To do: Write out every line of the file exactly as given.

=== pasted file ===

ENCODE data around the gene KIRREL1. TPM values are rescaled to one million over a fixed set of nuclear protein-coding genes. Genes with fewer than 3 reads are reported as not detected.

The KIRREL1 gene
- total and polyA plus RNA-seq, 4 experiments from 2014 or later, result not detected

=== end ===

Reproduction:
ENCODE data around the gene KIRREL1. TPM values are rescaled to one million over a fixed set of nuclear protein-coding genes. Genes with fewer than 3 reads are reported as not detected.

The KIRREL1 gene
- total and polyA plus RNA-seq, 4 experiments from 2014 or later, result not detected